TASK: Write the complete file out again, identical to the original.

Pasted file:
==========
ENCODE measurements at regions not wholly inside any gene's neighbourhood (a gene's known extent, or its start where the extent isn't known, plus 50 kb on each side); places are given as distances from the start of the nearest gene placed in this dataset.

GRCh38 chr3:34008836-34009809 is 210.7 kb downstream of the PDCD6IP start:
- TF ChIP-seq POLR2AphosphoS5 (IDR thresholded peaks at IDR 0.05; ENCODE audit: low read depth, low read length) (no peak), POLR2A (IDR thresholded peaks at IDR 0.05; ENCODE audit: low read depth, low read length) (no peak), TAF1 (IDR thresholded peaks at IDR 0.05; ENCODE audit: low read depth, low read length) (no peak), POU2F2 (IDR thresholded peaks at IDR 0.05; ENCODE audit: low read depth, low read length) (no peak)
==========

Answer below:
ENCODE measurements at regions not wholly inside any gene's neighbourhood (a gene's known extent, or its start where the extent isn't known, plus 50 kb on each side); places are given as distances from the start of the nearest gene placed in this dataset.

GRCh38 chr3:34008836-34009809 is 210.7 kb downstream of the PDCD6IP start:
- TF ChIP-seq POLR2AphosphoS5 (IDR thresholded peaks at IDR 0.05; ENCODE audit: low read depth, low read length) (no peak), POLR2A (IDR thresholded peaks at IDR 0.05; ENCODE audit: low read depth, low read length) (no peak), TAF1 (IDR thresholded peaks at IDR 0.05; ENCODE audit: low read depth, low read length) (no peak), POU2F2 (IDR thresholded peaks at IDR 0.05; ENCODE audit: low read depth, low read length) (no peak)